• Table2: Test error rates on STL-10 dataset. “+” indicates standard data augmentation (mirror + crop). Results averaged over five runs on full training set
Download tables as Excel
相关工作
  • Our work is most closely related to two common regularization techniques: data augmentation and dropout. Here we examine the use of both methods in the setting of training convolutional neural networks. We also discuss denoising auto-encoders and context encoders, which share some similarities with our work.

    2.1. Data Augmentation for Images

    Data augmentation has long been used in practice when training convolutional neural networks. When training LeNet5 [9] for optical character recognition, LeCun et al apply various affine transforms, including horizontal and vertical translation, scaling, squeezing, and horizontal shearing to improve their model’s accuracy and robustness.

    In [1], Bengio et al demonstrate that deep architectures benefit much more from data augmentation than shallow architectures. They apply a large variety of transformations to their handwritten character dataset, including local elastic deformation, motion blur, Gaussian smoothing, Gaussian noise, salt and pepper noise, pixel permutation, and adding fake scratches and other occlusions to the images, in addition to affine transformations.
基金
  • Shows that the simple regularization technique of randomly masking out square regions of input during training, which calls cutout, can be used to improve the robustness and overall performance of convolutional neural networks
  • Demonstrates that it can be used in conjunction with existing forms of data augmentation and other regularizers to further improve model performance
  • Evaluates this method by applying it to current state-of-the-art architectures on the CIFAR10, CIFAR-100, and SVHN datasets, yielding new state-ofthe-art results of 2.56%, 15.20%, and 1.30% test error respectively
  • Introduces cutout and demonstrate that masking out contiguous sections of the input to convolutional neural networks can improve model robustness and yield better model performance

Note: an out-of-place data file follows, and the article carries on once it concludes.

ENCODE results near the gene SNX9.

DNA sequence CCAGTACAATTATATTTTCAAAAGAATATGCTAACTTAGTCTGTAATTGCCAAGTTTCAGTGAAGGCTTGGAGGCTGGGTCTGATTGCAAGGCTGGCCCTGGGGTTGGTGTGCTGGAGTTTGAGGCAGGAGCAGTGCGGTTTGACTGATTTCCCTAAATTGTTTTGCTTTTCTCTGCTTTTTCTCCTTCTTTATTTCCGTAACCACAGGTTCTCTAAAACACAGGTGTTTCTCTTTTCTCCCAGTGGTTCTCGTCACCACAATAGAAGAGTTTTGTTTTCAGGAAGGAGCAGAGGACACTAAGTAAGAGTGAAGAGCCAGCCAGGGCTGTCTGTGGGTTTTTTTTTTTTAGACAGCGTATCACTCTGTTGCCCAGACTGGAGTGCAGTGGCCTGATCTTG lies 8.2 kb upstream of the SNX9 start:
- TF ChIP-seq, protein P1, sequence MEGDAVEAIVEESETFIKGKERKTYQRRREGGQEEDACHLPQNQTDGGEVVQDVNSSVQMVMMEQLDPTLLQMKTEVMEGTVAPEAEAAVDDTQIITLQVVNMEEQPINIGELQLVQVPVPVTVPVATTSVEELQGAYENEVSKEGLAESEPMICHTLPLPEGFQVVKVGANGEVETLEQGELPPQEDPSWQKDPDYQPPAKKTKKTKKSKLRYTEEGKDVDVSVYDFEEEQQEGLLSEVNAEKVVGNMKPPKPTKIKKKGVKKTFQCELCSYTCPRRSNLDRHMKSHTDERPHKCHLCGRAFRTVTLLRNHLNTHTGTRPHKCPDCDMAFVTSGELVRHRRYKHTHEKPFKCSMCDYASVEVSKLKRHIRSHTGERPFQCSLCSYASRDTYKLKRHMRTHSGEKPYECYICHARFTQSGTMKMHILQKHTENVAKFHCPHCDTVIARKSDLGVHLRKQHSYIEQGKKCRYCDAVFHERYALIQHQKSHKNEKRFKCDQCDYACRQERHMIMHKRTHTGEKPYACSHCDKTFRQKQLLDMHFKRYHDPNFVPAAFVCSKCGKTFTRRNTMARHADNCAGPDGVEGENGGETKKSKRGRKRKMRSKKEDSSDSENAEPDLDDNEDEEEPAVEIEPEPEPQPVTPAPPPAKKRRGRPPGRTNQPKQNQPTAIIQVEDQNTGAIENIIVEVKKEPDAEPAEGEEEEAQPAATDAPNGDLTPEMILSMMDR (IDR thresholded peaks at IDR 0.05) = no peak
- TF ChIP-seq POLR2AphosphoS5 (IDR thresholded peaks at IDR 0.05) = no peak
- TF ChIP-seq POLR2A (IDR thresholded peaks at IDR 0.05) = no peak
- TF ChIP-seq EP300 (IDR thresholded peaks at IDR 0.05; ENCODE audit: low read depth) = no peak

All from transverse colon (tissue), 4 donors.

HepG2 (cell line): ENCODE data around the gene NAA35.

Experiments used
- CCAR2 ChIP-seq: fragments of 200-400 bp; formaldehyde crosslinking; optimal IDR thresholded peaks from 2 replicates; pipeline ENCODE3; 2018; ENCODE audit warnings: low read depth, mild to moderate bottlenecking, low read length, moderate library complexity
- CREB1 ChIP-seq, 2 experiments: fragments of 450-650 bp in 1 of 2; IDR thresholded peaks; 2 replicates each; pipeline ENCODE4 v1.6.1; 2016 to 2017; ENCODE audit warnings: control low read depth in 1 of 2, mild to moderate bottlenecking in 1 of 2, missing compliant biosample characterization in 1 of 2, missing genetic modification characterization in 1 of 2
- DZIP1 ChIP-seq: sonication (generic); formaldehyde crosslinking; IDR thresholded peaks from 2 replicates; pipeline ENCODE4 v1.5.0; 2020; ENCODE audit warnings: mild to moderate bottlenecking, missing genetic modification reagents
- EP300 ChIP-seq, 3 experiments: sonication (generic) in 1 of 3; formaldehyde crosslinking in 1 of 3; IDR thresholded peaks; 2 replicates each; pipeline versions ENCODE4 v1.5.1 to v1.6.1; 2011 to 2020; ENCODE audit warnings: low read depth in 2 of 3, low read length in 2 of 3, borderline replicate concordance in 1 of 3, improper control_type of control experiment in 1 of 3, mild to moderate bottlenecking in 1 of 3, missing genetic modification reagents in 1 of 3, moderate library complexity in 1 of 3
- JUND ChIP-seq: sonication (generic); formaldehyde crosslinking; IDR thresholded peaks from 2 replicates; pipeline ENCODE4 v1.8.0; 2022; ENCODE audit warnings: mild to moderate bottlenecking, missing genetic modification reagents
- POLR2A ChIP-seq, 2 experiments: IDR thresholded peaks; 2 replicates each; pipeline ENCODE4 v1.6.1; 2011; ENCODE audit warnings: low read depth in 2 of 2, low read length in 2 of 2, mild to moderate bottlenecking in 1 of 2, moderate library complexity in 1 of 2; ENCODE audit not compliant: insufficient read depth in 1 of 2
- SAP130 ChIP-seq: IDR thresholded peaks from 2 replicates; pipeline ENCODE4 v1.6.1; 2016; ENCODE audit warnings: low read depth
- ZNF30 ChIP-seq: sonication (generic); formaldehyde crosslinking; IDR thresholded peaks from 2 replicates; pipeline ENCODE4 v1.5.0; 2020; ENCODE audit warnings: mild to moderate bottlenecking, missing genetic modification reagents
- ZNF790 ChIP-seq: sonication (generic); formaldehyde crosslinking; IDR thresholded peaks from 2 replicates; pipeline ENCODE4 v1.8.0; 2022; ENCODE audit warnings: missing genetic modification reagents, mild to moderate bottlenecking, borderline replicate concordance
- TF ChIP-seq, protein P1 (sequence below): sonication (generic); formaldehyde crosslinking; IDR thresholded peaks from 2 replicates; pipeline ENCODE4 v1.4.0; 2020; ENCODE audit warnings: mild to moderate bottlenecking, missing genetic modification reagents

• Shows that this simple method works in conjunction with other current state-of-the-art techniques such as residual networks and batch normalization, and can be combined with most regularization techniques, including standard dropout and data augmentation
研究对象与分析
demonstrates similar observations: 5
The latter observation illustrates that cutout is indeed encouraging the network to take into account a wider variety of features when making predictions, rather than relying on the presence of a smaller number of features. Figure 5 demonstrates similar observations for individual samples, where the effects of cutout are more pronounced. Cutout was originally conceived as a targeted method for removing visual features with high activations in later layers of a CNN

引用论文
  • Y. Bengio, A. Bergeron, N. Boulanger-Lewandowski, T. Breuel, Y. Chherawala, et al. Deep learners benefit more from out-of-distribution examples. In Proceedings of the Fourteenth International Conference on Artificial Intelligence and Statistics, pages 164–172, 2011.
    Google ScholarLocate open access versionFindings
  • A. Canziani, A. Paszke, and E. Culurciello. An analysis of deep neural network models for practical applications. In IEEE International Symposium on Circuits & Systems, 2016.
    Google ScholarLocate open access versionFindings
  • A. Coates, A. Ng, and H. Lee. An analysis of single-layer networks in unsupervised feature learning. In Proceedings of the Fourteenth International Conference on Artificial Intelligence and Statistics, pages 215–223, 2011.
    Google ScholarLocate open access versionFindings
  • X. Gastaldi. Shake-shake regularization. arXiv preprint arXiv:1705.07485, 2017.
    Findings